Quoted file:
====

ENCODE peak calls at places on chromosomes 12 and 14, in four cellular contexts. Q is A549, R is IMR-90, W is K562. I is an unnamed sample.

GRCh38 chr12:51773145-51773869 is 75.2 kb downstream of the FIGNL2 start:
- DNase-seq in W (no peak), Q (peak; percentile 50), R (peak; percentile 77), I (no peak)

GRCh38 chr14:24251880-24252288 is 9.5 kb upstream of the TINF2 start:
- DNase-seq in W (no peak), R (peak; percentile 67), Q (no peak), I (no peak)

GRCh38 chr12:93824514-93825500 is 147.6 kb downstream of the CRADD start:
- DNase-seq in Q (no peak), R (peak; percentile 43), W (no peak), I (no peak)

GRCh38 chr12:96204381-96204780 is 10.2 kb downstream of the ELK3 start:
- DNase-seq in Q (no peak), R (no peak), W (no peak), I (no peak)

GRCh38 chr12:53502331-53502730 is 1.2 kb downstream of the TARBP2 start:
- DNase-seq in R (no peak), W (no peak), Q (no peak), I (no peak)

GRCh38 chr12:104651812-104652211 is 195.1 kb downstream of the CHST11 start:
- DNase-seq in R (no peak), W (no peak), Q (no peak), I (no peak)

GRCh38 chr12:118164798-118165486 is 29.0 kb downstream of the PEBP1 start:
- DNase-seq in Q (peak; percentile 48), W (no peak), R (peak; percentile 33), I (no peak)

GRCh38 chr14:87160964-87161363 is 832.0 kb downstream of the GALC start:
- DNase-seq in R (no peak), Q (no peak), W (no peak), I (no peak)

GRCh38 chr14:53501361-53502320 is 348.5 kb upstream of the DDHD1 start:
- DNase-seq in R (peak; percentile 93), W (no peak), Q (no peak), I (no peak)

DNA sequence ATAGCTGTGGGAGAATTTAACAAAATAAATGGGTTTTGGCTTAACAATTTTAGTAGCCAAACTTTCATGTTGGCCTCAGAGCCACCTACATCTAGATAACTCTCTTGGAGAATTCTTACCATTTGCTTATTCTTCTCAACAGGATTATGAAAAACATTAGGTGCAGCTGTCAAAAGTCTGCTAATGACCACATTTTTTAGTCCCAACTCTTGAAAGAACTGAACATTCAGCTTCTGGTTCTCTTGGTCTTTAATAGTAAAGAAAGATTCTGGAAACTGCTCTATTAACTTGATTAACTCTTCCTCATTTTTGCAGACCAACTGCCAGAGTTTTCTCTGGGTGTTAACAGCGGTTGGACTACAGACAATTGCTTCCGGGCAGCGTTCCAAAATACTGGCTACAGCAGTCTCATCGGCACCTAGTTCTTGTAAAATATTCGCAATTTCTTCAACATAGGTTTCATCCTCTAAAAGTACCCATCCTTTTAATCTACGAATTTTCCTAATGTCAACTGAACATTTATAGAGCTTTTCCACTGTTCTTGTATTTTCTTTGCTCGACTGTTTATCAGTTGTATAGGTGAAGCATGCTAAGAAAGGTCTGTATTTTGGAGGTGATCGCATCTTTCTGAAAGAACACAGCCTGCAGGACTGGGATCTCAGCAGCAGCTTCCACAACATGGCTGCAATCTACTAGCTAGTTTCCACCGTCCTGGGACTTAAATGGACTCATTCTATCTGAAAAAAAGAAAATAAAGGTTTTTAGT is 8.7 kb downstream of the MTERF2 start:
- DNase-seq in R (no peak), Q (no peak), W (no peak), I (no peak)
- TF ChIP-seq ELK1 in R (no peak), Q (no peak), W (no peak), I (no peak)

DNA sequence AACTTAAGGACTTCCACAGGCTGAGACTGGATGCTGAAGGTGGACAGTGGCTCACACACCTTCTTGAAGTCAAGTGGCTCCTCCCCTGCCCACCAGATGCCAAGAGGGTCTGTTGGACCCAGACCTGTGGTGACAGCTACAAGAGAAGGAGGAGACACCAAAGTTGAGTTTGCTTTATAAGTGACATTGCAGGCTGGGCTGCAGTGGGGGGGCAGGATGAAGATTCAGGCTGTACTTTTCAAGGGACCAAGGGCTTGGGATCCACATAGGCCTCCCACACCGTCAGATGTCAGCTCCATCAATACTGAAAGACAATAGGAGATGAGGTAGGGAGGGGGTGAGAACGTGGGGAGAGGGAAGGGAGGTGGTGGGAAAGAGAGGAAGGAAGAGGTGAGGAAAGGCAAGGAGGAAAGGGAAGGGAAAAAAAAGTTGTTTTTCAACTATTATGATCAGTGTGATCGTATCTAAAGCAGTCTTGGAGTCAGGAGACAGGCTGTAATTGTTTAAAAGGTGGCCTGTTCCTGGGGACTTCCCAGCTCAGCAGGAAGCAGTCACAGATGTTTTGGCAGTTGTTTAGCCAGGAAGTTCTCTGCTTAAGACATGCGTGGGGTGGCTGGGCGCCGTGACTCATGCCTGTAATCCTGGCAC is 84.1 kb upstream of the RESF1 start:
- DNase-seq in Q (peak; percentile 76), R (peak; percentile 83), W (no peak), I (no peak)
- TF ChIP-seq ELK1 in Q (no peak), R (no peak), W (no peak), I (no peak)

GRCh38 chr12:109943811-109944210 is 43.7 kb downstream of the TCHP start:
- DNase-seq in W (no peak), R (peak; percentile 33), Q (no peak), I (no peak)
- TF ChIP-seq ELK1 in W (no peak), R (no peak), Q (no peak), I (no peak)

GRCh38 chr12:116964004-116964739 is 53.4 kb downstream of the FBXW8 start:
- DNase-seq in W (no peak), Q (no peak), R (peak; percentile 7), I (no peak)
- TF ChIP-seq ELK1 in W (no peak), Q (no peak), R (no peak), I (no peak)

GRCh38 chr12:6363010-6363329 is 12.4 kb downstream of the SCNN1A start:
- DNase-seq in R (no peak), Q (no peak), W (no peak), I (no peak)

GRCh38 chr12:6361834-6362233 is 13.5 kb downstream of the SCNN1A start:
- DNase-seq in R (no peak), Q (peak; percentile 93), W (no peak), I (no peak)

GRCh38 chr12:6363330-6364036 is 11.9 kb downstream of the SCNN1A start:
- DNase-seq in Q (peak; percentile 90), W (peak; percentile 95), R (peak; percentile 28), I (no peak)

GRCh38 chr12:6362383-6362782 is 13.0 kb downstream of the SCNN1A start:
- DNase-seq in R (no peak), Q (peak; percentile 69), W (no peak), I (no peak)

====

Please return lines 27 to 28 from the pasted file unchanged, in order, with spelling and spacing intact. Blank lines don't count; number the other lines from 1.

- DNase-seq in W (no peak), R (peak; percentile 33), Q (no peak), I (no peak)
- TF ChIP-seq ELK1 in W (no peak), R (no peak), Q (no peak), I (no peak)